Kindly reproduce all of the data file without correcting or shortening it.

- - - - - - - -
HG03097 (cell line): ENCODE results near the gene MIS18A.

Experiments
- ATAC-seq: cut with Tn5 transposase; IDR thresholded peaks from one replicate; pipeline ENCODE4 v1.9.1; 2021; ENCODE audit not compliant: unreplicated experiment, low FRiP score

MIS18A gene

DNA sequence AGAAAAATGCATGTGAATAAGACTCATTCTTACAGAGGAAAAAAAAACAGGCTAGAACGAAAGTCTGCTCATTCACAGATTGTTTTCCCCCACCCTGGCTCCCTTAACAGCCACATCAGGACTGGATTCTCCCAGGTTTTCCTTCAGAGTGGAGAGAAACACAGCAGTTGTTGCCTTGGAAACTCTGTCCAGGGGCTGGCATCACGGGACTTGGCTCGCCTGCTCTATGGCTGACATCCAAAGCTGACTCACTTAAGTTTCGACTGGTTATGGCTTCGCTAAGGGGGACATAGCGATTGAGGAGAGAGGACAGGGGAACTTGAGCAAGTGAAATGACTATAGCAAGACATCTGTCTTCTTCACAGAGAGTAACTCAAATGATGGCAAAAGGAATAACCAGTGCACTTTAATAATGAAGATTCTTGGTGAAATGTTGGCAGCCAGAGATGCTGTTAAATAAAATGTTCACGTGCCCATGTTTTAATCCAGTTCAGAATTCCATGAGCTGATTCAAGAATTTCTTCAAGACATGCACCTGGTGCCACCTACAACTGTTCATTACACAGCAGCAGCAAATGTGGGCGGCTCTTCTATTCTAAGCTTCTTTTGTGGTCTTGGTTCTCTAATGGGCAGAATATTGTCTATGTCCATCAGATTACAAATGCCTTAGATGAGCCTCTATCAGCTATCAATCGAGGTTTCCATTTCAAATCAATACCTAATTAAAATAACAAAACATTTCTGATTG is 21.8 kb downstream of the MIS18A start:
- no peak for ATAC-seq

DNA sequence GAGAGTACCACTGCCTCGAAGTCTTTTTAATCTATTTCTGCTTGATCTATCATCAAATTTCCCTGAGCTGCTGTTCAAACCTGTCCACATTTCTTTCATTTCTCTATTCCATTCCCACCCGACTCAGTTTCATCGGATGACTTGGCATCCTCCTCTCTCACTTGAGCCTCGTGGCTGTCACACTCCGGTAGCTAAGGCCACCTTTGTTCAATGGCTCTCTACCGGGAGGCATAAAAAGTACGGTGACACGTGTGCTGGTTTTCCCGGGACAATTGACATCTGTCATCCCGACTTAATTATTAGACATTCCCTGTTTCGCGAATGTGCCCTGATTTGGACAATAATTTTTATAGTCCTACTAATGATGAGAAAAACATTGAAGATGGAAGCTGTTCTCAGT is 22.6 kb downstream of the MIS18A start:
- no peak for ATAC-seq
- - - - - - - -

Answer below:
HG03097 (cell line): ENCODE results near the gene MIS18A.

Experiments
- ATAC-seq: cut with Tn5 transposase; IDR thresholded peaks from one replicate; pipeline ENCODE4 v1.9.1; 2021; ENCODE audit not compliant: unreplicated experiment, low FRiP score

MIS18A gene

DNA sequence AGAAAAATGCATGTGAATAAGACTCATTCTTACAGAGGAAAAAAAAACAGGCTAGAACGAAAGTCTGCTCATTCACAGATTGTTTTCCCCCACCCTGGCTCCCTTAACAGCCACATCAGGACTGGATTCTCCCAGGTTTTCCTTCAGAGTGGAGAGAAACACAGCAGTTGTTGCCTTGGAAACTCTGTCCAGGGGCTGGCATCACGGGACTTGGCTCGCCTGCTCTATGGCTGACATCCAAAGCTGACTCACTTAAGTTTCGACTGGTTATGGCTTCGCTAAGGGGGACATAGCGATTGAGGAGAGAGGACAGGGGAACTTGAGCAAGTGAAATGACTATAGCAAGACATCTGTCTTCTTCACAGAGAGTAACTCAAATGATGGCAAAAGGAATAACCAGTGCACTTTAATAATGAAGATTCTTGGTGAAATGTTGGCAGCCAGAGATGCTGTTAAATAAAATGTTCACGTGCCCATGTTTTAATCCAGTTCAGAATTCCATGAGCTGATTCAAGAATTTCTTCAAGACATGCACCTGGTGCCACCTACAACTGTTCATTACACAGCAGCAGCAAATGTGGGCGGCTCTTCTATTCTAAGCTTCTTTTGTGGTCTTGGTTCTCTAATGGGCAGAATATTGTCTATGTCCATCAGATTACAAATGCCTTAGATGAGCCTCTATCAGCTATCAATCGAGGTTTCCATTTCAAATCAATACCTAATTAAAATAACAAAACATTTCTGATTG is 21.8 kb downstream of the MIS18A start:
- no peak for ATAC-seq

DNA sequence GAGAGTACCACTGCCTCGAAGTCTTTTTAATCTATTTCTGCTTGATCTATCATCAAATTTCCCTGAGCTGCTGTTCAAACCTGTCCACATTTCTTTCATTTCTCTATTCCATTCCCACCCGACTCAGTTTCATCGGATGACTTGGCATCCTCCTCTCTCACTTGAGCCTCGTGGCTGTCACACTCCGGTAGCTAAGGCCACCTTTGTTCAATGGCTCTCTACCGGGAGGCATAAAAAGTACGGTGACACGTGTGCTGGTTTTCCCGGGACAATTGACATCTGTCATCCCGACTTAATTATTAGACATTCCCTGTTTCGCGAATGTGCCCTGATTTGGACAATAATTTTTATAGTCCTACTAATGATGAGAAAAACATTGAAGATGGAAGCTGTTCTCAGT is 22.6 kb downstream of the MIS18A start:
- no peak for ATAC-seq